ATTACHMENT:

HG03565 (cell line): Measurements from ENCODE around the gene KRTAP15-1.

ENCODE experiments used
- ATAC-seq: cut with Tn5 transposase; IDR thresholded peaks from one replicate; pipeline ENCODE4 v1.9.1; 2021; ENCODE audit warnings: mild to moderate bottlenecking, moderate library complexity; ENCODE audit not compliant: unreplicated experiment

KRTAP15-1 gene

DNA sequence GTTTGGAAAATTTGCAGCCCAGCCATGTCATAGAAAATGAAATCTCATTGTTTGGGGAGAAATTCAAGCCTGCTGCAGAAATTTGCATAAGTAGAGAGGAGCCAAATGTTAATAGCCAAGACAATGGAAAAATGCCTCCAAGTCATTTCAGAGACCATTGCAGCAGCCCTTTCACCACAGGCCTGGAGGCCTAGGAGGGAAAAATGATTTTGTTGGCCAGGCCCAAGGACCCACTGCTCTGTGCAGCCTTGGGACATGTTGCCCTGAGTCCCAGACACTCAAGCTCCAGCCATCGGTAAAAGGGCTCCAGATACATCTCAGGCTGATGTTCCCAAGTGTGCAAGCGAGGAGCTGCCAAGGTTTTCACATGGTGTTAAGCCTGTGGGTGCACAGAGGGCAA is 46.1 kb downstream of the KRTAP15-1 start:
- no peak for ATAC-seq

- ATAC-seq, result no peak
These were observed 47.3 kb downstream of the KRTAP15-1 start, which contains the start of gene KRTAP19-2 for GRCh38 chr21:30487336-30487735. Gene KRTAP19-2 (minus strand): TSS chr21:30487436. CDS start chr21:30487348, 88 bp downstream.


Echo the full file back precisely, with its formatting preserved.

HG03565 (cell line): Measurements from ENCODE around the gene KRTAP15-1.

ENCODE experiments used
- ATAC-seq: cut with Tn5 transposase; IDR thresholded peaks from one replicate; pipeline ENCODE4 v1.9.1; 2021; ENCODE audit warnings: mild to moderate bottlenecking, moderate library complexity; ENCODE audit not compliant: unreplicated experiment

KRTAP15-1 gene

DNA sequence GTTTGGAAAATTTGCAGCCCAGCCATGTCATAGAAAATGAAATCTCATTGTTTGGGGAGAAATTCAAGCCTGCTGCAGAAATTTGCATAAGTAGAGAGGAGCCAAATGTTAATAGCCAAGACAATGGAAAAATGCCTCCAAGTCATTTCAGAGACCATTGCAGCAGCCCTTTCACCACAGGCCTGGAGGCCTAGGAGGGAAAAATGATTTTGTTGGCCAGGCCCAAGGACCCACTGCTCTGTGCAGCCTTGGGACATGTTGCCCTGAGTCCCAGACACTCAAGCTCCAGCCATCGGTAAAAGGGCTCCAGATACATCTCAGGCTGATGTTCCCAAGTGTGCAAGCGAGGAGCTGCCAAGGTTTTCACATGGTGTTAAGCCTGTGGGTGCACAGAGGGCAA is 46.1 kb downstream of the KRTAP15-1 start:
- no peak for ATAC-seq

- ATAC-seq, result no peak
These were observed 47.3 kb downstream of the KRTAP15-1 start, which contains the start of gene KRTAP19-2 for GRCh38 chr21:30487336-30487735. Gene KRTAP19-2 (minus strand): TSS chr21:30487436. CDS start chr21:30487348, 88 bp downstream.